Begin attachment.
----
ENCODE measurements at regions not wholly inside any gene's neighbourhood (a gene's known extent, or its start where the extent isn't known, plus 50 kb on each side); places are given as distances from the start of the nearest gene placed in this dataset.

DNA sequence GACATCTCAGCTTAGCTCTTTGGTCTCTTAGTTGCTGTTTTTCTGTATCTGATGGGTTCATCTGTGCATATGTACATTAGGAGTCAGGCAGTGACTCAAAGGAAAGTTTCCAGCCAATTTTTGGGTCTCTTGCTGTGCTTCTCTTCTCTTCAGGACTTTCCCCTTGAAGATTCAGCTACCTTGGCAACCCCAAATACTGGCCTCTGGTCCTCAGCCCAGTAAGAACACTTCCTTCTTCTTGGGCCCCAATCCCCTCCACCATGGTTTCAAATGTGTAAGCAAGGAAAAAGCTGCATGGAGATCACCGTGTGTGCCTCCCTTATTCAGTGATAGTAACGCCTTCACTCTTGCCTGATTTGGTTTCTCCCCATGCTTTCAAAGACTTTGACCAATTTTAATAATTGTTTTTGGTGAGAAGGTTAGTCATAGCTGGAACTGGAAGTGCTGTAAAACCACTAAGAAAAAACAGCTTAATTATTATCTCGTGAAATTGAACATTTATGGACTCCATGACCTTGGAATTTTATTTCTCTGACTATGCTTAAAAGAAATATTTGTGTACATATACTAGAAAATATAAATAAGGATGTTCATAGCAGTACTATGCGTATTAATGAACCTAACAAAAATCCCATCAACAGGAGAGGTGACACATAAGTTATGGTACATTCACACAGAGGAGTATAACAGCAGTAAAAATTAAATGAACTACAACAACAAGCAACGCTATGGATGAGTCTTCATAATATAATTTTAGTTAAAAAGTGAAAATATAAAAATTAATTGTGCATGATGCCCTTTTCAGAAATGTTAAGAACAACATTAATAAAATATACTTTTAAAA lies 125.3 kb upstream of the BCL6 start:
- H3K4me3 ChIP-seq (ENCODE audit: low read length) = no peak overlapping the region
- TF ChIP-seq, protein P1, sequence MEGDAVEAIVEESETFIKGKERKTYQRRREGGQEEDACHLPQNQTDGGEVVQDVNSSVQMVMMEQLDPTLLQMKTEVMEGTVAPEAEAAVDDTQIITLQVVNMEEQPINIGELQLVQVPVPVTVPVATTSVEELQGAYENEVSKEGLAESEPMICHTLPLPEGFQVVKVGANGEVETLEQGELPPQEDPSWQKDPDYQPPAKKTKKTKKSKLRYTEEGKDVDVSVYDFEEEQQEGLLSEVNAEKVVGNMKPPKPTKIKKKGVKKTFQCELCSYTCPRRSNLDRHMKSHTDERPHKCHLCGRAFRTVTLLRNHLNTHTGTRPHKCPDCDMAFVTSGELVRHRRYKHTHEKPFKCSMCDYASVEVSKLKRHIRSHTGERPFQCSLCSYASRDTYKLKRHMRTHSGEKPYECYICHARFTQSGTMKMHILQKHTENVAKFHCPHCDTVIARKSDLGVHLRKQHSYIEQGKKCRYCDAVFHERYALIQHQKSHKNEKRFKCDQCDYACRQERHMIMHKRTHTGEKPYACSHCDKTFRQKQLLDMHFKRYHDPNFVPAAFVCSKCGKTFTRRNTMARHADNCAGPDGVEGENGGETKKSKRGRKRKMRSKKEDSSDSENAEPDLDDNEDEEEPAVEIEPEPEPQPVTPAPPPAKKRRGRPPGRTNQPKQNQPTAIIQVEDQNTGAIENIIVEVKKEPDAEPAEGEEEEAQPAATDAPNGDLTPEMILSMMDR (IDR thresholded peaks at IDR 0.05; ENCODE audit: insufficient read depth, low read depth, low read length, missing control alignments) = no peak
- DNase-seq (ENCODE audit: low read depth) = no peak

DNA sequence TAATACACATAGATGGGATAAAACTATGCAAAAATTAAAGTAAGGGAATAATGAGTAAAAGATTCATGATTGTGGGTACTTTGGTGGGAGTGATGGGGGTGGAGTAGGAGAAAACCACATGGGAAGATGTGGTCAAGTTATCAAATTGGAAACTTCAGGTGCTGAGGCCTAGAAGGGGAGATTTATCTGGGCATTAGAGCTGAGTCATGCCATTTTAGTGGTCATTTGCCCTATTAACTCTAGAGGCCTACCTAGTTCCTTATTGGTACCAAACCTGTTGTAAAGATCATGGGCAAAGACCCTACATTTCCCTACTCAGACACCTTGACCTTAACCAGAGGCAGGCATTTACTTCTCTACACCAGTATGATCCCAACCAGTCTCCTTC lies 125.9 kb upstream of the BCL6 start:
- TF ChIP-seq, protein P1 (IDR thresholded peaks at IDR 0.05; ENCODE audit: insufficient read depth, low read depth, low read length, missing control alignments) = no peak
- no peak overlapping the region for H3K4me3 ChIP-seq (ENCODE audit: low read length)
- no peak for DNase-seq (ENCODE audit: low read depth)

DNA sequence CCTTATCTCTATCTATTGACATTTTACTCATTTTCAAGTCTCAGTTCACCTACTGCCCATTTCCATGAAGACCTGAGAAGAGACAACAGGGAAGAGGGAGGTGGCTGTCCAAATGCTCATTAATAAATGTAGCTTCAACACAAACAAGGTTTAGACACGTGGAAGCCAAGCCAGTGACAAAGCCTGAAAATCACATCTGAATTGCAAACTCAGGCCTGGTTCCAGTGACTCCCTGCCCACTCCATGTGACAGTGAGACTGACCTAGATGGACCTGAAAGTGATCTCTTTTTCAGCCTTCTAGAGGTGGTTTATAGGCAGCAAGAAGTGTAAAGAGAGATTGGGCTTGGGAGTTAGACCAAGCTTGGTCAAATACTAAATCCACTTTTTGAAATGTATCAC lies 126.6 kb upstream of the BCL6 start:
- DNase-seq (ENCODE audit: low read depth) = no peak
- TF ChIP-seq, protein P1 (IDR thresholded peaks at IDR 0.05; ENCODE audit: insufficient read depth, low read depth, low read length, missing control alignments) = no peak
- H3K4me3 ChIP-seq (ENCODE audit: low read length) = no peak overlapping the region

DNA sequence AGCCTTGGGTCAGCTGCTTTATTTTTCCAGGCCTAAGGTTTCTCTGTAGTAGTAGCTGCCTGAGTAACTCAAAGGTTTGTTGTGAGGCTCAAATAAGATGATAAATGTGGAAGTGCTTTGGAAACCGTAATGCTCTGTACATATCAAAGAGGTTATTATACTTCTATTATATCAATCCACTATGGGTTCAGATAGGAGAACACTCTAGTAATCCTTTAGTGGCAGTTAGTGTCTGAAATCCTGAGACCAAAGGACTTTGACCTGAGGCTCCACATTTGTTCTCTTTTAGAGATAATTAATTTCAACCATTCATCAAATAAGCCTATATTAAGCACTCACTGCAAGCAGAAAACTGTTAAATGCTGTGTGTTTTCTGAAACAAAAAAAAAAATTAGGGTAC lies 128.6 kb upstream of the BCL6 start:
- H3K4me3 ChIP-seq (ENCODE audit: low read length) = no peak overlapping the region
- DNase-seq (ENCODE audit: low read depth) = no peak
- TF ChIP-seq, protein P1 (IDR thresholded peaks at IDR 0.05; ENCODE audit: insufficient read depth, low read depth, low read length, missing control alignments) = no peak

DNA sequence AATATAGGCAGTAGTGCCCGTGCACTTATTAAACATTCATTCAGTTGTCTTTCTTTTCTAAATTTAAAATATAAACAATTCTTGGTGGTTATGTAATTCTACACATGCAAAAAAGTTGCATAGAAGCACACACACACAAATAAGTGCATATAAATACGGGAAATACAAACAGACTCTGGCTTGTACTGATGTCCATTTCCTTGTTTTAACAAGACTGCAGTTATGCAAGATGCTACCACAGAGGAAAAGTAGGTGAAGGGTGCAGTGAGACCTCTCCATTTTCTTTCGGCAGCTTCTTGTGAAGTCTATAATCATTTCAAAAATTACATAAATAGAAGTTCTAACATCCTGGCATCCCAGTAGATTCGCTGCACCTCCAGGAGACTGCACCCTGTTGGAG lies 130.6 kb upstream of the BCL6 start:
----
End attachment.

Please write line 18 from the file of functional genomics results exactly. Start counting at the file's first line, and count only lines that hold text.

DNA sequence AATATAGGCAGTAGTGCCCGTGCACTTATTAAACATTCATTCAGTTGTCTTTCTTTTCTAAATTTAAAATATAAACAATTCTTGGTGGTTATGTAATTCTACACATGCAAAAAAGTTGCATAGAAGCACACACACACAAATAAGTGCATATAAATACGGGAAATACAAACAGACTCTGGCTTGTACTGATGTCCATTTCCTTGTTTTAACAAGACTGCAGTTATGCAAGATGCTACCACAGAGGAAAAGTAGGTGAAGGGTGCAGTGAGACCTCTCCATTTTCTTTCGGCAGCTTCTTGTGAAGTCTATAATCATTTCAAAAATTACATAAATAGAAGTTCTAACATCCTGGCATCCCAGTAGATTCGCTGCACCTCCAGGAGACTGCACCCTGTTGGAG lies 130.6 kb upstream of the BCL6 start: